On Feb. 3, “Dear Edward” was released on Apple TV+, the first of a presumably upcoming onslaught of new shows. After all, viewers have been sensing something big since the streaming service’s new advertising campaign with Timothée Chalamet.
Developed by Jason Katims, “Dear Edward,” is an adaptation of Ann Napolitano’s novel of the same name. The story follows Edward, a young boy who is the sole survivor of a devastating plane crash, as he is forced to move in with his aunt Lacey, who deals with battles of her own. The series also zooms in on characters that lost loved ones on the plane, showing them inside their support group and out.
Only certain characters stand out, however. There’s Edward, of course, along with his aunt. Edward is played by Colin O’Brien, who will be starring as a young Willy Wonka in the 2023 reboot, and Lacey is played by Taylor Schilling, who is best known for her role in “Orange is the New Black.”
Following the crash, Edward imagines that his brother is still alive, still reeling from his sudden change in lifestyle and the attacks of an enamored press. O’Brien’s performance is phenomenally authentic and his character has a refreshing aptitude, despite his age.
Another standout character is Dee Dee, a socialite mother coping with the loss and betrayal of her husband, played by Connie Britton. The role is not unlike Britton’s character Nicole from season one of “White Lotus.” Dee Dee’s chaotic dynamic with her daughter and utter disregard for others should theoretically make her unlikeable; yet, you can’t help but want more.
Others’ grieving relatives were given enough screen time, but the stories of some (like expecting mother Linda) were left completely undeveloped.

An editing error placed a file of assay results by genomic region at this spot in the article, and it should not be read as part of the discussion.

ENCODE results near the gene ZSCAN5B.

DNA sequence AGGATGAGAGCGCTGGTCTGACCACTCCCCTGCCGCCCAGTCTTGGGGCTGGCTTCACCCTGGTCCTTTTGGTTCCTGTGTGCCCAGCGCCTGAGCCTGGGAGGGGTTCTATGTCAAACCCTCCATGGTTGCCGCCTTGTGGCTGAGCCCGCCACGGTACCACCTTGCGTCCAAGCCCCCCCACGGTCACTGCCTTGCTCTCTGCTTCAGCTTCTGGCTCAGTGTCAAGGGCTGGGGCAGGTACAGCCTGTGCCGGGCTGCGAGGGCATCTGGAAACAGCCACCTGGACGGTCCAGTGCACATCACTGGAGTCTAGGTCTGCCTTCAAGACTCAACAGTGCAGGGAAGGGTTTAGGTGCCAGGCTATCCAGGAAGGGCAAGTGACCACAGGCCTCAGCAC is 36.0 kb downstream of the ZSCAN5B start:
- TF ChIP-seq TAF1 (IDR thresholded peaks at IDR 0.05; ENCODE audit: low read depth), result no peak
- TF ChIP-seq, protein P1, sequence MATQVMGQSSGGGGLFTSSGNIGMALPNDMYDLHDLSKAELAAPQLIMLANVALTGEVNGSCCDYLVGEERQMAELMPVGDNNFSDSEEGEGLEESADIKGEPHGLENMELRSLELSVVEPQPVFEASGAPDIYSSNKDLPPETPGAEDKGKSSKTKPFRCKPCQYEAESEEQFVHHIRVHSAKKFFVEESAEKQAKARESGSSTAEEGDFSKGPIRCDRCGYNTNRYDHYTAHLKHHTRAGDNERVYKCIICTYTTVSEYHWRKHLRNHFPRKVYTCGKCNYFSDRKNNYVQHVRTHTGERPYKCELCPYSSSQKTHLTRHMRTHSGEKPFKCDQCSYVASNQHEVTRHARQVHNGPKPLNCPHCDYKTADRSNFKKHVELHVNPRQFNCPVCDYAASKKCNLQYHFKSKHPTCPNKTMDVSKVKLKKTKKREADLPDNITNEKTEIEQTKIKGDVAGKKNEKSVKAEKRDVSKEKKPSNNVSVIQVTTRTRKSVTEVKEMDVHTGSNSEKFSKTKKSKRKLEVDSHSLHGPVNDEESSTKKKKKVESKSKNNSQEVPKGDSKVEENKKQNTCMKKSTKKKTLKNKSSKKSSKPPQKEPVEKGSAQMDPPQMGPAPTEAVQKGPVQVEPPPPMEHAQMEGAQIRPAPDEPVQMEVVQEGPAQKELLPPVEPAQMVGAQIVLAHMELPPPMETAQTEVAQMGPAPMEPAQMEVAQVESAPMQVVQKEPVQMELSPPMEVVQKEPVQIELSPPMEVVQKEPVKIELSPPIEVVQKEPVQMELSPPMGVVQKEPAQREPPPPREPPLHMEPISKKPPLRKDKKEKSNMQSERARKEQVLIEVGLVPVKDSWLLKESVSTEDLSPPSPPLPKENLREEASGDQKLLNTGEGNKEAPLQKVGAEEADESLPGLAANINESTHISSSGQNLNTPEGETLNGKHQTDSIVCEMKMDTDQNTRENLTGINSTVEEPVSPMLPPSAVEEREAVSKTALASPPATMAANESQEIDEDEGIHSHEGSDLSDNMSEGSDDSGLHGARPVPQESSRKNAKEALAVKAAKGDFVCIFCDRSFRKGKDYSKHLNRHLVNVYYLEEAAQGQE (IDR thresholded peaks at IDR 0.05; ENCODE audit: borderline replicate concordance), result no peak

“Dear Edward” is reminiscent of “Manifest,” simply due to the nature of capturing loss from a plane crash, but it takes a far more serious approach. Humor is almost completely eradicated in the series; the only things that may warrant a laugh are Uncle Kojo’s porta-potty business in Ghana and Lacey’s inability to stomach a feast of burgers and corn dogs when Edward’s rapid weight loss becomes a concern.
The show’s theme song, “Hold On” by Lizzy McAlpine, is also on the dispiriting side. While the song isn’t awful by any means, I kept having the urge to skip over it. It may fit the grief-driven plot of “Dear Edward,” but I would have preferred a more hopeful tune.
Overall, “Dear Edward” is a great adaptation of Napolitano’s novel with strong acting. But the narrative sometimes felt overly emotional, potentially making it unsuitable for viewers who prefer a more lighthearted and entertaining watch. Perhaps Apple TV+ will find more success next time around.